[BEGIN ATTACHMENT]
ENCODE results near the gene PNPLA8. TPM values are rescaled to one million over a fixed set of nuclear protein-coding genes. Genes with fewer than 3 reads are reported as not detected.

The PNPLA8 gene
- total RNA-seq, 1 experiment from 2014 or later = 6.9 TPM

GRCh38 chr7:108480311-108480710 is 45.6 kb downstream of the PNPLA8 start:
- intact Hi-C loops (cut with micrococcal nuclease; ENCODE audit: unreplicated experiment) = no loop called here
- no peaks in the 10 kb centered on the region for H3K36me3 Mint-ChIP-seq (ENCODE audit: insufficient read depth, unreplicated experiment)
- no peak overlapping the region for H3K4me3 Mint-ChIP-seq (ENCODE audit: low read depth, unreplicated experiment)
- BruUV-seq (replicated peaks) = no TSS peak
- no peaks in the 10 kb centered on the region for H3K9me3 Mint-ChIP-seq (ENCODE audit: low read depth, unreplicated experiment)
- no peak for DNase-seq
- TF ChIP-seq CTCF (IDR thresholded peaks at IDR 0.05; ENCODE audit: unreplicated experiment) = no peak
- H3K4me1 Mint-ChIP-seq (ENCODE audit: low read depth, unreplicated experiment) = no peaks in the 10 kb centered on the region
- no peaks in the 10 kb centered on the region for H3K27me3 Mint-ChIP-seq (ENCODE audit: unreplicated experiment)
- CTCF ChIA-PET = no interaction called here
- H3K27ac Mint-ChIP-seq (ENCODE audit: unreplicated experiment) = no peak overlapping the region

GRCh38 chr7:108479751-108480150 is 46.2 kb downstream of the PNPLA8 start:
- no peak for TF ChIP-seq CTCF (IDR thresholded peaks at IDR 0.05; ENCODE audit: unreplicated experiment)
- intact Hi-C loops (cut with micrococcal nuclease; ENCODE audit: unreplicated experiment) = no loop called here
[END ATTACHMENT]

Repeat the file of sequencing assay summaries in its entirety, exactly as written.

ENCODE results near the gene PNPLA8. TPM values are rescaled to one million over a fixed set of nuclear protein-coding genes. Genes with fewer than 3 reads are reported as not detected.

The PNPLA8 gene
- total RNA-seq, 1 experiment from 2014 or later = 6.9 TPM

GRCh38 chr7:108480311-108480710 is 45.6 kb downstream of the PNPLA8 start:
- intact Hi-C loops (cut with micrococcal nuclease; ENCODE audit: unreplicated experiment) = no loop called here
- no peaks in the 10 kb centered on the region for H3K36me3 Mint-ChIP-seq (ENCODE audit: insufficient read depth, unreplicated experiment)
- no peak overlapping the region for H3K4me3 Mint-ChIP-seq (ENCODE audit: low read depth, unreplicated experiment)
- BruUV-seq (replicated peaks) = no TSS peak
- no peaks in the 10 kb centered on the region for H3K9me3 Mint-ChIP-seq (ENCODE audit: low read depth, unreplicated experiment)
- no peak for DNase-seq
- TF ChIP-seq CTCF (IDR thresholded peaks at IDR 0.05; ENCODE audit: unreplicated experiment) = no peak
- H3K4me1 Mint-ChIP-seq (ENCODE audit: low read depth, unreplicated experiment) = no peaks in the 10 kb centered on the region
- no peaks in the 10 kb centered on the region for H3K27me3 Mint-ChIP-seq (ENCODE audit: unreplicated experiment)
- CTCF ChIA-PET = no interaction called here
- H3K27ac Mint-ChIP-seq (ENCODE audit: unreplicated experiment) = no peak overlapping the region

GRCh38 chr7:108479751-108480150 is 46.2 kb downstream of the PNPLA8 start:
- no peak for TF ChIP-seq CTCF (IDR thresholded peaks at IDR 0.05; ENCODE audit: unreplicated experiment)
- intact Hi-C loops (cut with micrococcal nuclease; ENCODE audit: unreplicated experiment) = no loop called here